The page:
Another thing I’ve learned over the last few weeks is that if you’re going to call a customer support phone line, do as much research as you can, especially if your call is regarding a product. Find and write down all relevant serial, part, and UPC (under bar codes) numbers. Chances are if you have all the information you need before you even begin dialing, the call will go smoother. As I said, I don’t deal with company products directly, but I do have access to a database where I can look up items usually by serial or part number so I can then find out where to transfer the customer’s call. Don’t go into a customer support call blind with no information to give the operator. It only confuses them and will probably serve to aggravate you because they can’t find what you’re looking for. Furthermore, don’t automatically assume the first person you talk to on a support call is directly knowledgeable about the issue or product you’re calling about. Just because they may work the phones, doesn’t mean they have intimate knowledge about the company products. You can certainly ask, but do it a polite and civil manner such as, “are you at all familiar with this product?” And don’t be completely surprised if they’re not. Often customer support is the “middleman” who sends your call to where it needs to go.

One more thing to consider is that more often than not you’re going to be put on hold. This is just a natural fact in these kinds of situations. Now, I am fully aware and can certainly sympathize with having to be put on hold for long periods of time. No one likes it. And it’s fully possible that SOME phone operators will put customers on hold hoping they get frustrated and go away. Obviously, this is not professional or respectful. But do consider that often, when you’re put on hold, it’s because the phone operator needs to do some research of their own to learn as much about your issue or product as they can so that they can assist you to the best of their ability. Sometimes, they might need to ask a colleague or a supervisor because they don’t know the answer. Bare with them as long as you’re able. If it gets to the point where you’ve just been on hold too long or you have to go, then by all means, hang up. But consider that such an act MIGHT cause the phone operator to believe they’ve failed in some way. It is sometimes unavoidable and both parties need to deal with that as best they can. Just remember, being put on hold for a minute or two is natural. Be patient, more often than not, they’ll be right back and with more information to help you.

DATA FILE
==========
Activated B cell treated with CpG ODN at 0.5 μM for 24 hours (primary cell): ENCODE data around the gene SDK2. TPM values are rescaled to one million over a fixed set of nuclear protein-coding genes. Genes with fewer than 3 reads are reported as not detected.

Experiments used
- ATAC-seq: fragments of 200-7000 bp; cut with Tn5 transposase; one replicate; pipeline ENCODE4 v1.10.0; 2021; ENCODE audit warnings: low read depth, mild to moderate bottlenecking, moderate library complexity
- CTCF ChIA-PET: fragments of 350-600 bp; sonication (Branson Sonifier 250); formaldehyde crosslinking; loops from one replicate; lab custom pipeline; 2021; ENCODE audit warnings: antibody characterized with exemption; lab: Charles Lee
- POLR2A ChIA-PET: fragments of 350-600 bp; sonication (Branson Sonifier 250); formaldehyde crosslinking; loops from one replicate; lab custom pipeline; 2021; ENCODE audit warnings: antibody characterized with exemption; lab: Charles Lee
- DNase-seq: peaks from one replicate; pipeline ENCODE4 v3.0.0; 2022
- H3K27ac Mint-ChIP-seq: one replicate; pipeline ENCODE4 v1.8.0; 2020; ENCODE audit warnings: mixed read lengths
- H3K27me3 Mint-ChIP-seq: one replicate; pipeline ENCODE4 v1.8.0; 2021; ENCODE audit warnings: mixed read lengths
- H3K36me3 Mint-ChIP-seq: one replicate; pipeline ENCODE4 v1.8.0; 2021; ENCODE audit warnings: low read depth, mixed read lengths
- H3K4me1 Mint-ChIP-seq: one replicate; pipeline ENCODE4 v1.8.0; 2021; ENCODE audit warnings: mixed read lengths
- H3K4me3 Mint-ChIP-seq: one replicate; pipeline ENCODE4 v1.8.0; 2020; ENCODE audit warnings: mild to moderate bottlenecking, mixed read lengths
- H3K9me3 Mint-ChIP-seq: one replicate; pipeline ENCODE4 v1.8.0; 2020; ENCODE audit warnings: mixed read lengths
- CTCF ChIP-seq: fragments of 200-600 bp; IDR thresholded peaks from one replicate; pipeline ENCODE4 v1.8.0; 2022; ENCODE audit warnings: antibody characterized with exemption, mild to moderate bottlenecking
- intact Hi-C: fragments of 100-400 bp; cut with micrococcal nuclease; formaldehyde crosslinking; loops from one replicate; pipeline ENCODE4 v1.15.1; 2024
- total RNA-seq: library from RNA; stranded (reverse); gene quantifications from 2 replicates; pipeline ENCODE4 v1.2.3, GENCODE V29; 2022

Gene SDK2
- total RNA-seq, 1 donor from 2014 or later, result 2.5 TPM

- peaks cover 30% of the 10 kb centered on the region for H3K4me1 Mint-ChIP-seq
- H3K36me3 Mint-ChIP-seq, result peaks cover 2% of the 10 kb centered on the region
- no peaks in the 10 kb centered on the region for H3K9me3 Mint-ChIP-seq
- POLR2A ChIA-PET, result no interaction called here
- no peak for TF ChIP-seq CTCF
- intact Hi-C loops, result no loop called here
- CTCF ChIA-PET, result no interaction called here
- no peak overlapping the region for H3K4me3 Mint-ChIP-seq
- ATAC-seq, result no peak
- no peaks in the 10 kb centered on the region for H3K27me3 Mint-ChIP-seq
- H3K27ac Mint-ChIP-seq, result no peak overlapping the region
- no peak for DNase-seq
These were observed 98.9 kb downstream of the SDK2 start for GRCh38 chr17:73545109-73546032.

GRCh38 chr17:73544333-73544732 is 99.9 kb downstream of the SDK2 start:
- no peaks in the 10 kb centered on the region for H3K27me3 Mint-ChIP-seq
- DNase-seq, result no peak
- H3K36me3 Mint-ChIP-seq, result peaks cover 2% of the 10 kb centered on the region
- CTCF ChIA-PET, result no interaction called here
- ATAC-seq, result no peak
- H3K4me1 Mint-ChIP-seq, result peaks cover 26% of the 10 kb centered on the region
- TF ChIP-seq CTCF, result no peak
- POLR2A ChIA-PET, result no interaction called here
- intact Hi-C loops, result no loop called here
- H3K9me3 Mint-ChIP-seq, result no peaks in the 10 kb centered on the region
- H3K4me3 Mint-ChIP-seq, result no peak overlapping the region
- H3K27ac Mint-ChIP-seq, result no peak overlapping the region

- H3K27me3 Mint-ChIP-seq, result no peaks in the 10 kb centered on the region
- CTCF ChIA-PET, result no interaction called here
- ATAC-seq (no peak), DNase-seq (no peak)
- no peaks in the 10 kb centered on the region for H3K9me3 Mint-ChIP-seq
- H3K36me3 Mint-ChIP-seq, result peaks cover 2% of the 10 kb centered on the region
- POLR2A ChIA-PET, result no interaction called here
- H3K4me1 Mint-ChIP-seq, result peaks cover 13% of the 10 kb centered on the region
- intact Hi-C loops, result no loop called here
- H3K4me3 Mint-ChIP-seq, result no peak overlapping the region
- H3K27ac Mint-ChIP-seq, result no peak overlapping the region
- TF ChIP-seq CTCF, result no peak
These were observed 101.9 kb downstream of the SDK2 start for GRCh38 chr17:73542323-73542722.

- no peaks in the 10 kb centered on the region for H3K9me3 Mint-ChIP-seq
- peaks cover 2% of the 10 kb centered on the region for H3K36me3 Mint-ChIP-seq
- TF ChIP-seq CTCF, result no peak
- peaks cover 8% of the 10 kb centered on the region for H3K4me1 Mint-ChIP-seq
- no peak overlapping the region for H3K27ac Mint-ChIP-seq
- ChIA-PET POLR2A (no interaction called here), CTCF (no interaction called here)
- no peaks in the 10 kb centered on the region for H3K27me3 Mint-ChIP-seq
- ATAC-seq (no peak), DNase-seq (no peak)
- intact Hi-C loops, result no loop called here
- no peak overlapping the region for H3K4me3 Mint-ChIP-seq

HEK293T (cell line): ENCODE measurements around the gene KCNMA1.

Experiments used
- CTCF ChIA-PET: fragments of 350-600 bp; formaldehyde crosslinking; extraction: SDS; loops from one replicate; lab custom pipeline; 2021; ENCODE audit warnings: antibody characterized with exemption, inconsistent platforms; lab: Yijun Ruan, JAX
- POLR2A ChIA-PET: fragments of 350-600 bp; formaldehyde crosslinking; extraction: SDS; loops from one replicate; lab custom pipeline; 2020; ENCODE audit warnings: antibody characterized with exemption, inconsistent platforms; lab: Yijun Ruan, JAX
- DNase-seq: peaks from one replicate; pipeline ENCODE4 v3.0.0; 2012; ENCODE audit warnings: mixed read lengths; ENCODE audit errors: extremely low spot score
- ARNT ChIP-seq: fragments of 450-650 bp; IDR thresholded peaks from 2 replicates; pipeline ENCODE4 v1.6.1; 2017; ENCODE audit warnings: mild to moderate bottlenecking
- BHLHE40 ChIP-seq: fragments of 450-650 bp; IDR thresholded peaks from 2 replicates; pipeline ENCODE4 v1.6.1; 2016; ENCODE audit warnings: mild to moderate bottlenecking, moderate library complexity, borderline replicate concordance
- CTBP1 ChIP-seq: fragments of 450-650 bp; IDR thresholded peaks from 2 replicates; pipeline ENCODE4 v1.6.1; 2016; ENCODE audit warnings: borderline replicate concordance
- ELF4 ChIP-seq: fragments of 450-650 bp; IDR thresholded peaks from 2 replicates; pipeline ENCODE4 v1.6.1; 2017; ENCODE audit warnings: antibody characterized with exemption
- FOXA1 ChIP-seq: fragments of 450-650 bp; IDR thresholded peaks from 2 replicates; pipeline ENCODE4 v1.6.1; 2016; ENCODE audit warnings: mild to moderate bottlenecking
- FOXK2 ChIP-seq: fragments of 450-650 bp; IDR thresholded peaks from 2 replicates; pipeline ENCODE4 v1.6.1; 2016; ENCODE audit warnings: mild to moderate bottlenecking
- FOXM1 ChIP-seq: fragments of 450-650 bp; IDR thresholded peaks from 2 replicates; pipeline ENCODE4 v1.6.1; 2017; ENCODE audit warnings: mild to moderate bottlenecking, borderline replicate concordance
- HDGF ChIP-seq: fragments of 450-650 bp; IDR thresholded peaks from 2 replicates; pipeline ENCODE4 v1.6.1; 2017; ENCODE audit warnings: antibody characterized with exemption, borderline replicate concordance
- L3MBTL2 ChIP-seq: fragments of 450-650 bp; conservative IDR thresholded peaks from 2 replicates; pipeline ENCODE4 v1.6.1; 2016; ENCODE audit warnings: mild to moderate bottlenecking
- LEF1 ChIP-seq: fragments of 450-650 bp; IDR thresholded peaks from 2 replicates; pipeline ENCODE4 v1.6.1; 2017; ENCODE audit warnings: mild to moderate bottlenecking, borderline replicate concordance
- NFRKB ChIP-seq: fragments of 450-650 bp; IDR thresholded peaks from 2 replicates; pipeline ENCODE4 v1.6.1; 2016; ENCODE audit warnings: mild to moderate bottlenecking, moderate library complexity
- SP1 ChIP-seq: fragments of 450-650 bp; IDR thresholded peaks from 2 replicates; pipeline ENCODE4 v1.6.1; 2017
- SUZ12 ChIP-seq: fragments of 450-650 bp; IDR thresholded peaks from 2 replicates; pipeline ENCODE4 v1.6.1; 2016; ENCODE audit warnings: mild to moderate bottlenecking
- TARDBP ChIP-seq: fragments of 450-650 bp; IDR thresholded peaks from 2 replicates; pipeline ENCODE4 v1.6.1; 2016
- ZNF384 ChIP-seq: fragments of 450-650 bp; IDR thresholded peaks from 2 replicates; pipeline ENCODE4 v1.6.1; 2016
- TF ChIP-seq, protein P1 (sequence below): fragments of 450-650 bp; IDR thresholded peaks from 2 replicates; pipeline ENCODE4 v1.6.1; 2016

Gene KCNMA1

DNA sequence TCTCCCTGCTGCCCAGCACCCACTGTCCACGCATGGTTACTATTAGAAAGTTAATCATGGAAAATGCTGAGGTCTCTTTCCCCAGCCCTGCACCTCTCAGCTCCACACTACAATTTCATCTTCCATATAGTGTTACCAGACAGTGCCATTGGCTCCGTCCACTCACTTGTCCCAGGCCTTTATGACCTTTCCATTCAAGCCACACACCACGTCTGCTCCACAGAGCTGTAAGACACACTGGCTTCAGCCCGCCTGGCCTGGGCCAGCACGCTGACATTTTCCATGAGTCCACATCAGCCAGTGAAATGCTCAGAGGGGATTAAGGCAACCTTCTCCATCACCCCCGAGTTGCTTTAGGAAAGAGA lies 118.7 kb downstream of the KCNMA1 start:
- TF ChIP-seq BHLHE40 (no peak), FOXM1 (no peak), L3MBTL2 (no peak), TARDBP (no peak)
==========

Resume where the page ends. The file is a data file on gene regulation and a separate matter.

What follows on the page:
These are just a few of the things I’ve learned during my two weeks at my new job, but already I’ve discovered a new found respect for phone/customer support operators and what they/we/I have to go through every day. Sometimes, drama and unpleasantness are unavoidable. It’s going to happen sometimes, and sometimes, even though you have every piece of information you believe is pertinent to your situation, the operator may still be unable to assist you. In my job, sometimes people call in about products that are obsolete or have been discontinued and are no longer made or sold. There is literally nothing they can do about it. Above all, just try to remember, the customer support operators are humans too, they don’t just sit there believing you are annoying and hoping you will go away. Some legitimately want to you and insure you receive the best service possible. Give ’em a chance. You might be pleasantly surprised how well it goes and how much more well informed you’ll be after you hang up.